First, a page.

Woman Jailed For Feeding Deer
YREKA, Calif. - A woman is in jail for feeding black-tailed deer in her backyard.
Thana Minion, also known as "The Deer Lady of Copco Lake," was sentenced to 30 days for feeding a large herd of deer a mix of oats, barley and other grains.
Minion, 52, violated her probation from a 1997 conviction of driving with a suspended license and resisting arrest during an altercation with Fish and Game officers, who wanted her to stop feeding deer.
As part of her probation, she must obey all laws and stop feeding the deer, but she has apparently refused.
"Ill go to jail as many times as I have to," Minion said. "It's not going to stop me."
Siskiyou County District Attorney Pete Knoll said he doesn't want to see Minion behind bars and he's no fan of the deer-feeding ban. But he said her flouting of the law gives authorities no choice.
The state Legislature in 1996 enacted the law specifically for cases in which feeding causes perceived harm to the animals by attracting disease, predators or hunters or by over-taming them to a point where they rely on the illegal feed.
Minion, who served 45 days in jail for a similar violation in 2000, said as an American Indian she has the right to feed deer as part of her connection to nature.
Genie Circumcision Strikes Jakarta
JAKARTA, Indonesia - A mother has claimed that a genie circumcised her 10-month-old son while she was cooking breakfast, the state news agency Antara reported Thursday.
The report did not say whether the toddler, Riyan Abdullah, experienced any complications as a result of the operation, which allegedly took place early Wednesday close to the town of Tasikmalaya, on Java island, 250 miles southeast of Jakarta, the agency reported.
"When I heard Riyan crying, I went straight to his bedroom and couldn't believe what my eyes saw," Riyan's mother, identified only as Ineng, told Antara. "He had been circumcised."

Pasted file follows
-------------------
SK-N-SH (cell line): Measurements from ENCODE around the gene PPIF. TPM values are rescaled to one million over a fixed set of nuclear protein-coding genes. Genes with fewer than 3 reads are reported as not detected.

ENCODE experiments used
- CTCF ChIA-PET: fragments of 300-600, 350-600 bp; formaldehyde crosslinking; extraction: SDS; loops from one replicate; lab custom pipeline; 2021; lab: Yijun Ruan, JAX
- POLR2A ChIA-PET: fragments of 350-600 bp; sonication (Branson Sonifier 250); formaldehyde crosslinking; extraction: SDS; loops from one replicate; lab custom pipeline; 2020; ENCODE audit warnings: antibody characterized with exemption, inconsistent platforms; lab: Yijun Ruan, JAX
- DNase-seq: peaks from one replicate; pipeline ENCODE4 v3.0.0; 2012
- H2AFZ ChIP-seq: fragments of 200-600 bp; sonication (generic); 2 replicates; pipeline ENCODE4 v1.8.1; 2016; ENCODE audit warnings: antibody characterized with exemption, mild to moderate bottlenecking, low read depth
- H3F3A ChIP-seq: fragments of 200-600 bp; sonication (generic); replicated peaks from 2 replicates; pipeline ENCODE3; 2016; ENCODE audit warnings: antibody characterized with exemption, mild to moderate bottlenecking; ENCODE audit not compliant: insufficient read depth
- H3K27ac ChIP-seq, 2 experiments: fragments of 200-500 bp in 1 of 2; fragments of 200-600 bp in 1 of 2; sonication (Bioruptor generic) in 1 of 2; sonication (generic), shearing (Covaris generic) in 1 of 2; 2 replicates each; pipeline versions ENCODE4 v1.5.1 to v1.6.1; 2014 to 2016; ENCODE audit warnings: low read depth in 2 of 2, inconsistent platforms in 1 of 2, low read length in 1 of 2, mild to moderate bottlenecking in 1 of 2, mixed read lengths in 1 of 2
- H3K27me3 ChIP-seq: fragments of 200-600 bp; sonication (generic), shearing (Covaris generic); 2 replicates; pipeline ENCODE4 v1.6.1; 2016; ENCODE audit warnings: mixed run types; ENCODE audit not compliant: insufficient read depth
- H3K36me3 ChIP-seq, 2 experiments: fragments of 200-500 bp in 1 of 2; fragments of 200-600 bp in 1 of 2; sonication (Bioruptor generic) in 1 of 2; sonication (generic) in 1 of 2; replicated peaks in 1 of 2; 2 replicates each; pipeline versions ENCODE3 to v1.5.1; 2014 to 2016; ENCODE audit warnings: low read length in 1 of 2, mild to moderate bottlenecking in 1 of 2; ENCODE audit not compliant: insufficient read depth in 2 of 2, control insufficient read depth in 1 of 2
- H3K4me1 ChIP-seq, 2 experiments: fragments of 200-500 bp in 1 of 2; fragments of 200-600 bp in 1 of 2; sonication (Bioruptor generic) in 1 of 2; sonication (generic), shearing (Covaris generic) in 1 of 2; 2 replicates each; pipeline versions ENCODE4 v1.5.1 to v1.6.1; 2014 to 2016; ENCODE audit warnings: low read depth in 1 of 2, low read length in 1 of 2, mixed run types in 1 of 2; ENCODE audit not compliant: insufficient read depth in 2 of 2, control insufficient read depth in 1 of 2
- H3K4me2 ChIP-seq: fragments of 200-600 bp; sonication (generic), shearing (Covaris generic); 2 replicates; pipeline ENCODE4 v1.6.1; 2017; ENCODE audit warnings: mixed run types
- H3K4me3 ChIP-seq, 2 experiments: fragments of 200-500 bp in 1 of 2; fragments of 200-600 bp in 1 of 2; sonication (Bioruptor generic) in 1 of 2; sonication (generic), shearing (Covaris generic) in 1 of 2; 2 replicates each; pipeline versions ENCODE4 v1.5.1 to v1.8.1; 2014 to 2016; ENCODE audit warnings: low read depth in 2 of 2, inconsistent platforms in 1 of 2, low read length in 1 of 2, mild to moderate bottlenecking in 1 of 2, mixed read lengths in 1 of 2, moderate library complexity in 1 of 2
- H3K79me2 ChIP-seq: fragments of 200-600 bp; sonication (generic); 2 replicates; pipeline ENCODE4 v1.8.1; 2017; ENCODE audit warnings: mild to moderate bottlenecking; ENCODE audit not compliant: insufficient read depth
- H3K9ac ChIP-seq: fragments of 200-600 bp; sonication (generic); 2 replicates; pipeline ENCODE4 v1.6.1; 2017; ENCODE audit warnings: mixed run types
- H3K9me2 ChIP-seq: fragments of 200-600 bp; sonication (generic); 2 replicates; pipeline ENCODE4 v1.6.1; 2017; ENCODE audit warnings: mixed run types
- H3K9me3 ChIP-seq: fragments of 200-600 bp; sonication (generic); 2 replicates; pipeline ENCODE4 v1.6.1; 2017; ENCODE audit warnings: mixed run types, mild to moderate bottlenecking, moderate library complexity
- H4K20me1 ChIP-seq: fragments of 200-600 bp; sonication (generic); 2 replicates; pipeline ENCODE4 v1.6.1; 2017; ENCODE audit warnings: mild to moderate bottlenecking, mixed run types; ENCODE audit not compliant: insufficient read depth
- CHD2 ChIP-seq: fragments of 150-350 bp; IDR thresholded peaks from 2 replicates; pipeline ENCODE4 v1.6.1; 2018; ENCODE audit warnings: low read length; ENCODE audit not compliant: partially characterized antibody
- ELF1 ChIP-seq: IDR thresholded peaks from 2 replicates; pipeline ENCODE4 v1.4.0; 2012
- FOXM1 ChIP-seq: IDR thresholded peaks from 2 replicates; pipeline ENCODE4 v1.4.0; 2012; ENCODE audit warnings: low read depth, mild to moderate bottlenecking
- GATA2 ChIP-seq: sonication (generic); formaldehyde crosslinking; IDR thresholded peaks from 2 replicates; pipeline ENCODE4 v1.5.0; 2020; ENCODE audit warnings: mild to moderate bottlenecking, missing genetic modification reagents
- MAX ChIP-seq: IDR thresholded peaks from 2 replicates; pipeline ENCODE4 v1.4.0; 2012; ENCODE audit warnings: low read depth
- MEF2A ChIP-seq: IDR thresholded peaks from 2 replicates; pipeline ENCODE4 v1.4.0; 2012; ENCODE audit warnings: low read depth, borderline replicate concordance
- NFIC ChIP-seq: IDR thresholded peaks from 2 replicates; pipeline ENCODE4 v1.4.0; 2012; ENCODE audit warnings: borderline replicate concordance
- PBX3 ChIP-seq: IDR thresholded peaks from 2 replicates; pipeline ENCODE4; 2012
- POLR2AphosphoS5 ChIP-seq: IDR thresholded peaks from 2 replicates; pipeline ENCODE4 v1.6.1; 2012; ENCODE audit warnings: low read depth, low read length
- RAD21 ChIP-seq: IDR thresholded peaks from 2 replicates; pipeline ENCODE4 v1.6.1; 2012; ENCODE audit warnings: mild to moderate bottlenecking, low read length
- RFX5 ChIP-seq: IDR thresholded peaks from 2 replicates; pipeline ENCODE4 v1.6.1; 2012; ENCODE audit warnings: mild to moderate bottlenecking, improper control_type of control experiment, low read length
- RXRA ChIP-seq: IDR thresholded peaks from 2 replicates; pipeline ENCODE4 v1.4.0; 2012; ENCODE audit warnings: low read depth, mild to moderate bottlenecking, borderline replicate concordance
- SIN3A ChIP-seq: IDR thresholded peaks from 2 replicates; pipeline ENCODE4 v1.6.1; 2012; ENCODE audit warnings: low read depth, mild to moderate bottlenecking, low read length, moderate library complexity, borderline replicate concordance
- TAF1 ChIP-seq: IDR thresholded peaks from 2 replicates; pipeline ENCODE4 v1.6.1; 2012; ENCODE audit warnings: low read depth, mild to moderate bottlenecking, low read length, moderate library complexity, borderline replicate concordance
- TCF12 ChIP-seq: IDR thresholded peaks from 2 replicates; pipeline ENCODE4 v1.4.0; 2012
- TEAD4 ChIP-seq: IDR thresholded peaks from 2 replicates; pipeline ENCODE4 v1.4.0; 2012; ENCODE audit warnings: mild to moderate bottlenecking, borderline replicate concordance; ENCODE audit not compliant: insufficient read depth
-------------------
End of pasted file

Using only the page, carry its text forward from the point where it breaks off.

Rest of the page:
The family immediately suspected it was the work of a genie, belief in which is widespread in Indonesia. They summoned a local paranormal to the house who confirmed their suspicions, the report said.
More than 90 percent of Indonesia's 210 million are Muslim, though many still believe in sprits and the unseen world. According to Islamic tradition, Indonesian boys are normally circumcised, usually when they reach the age of 6 or 7.
That's Quite A Collection
MESILLA PARK, N.M. - More than 100 cats and the frozen carcasses of 82 others were removed from the four-bedroom home of a woman living alone, authorities said.
Las Cruces police went to the home in southern New Mexico Tuesday after receiving reports of foul odors, Lt. Juan Moreno said.
The odors came from the cats - some of which were in need of veterinary care - and their urine and feces, Moreno said.
Las Cruces and Dona Ana County Animal Control officers helped to remove about 70 cats Tuesday. Officers returned Wednesday for the remaining 30 cats.
Inside a kitchen freezer, officers found 82 frozen cats - each inside a one-gallon freezer bag bearing a brief description and date, Moreno said.
The woman, 46, was taken to Memorial Medical Center for examination and was later released. Officers said the cats were strays the woman had taken in.
Necropsies will have to be done to determine if any charges will be filed.
The woman could also be fined for keeping more pets than city law allows - two dogs, two cats or two rabbits, or any combination of the pets.
Teens Stab Man, Return Knife For Refund
MISSION, Texas - Three teenagers who allegedly stabbed a man later returned the knife they used to the store where they bought it - and got their money back, authorities say.
A security officer at a McAllen mall provided information about the suspects' car after the Sunday attack, and a tip led police to the home of two of the suspects, Omar Ozuna, 18, and his 14-year-old brother.
A warrant was issued for a third suspect, Jason Gonzalez, 19.
According to police, the suspects snatched a woman's purse at the mall and stabbed Jason Meyers, 24, four times when he tried to retrieve it for his mother. Meyers was in stable condition Thursday.
Ozuna and his brother allegedly confessed, said Martin Garza, a spokesman for the Mission Police Department.
"Sure enough, they (Wal-Mart store) had a knife and receipt with a signature of one of the suspects returning the knife," Garza said. The knife was in a cart marked "returns," Garza said.
Flag Flapping Flap Settled
CHESTERFIELD TOWNSHIP, Mich. - A man ticketed after complaints that his flag's flapping made too much noise has settled on a quieter way to show his patriotism.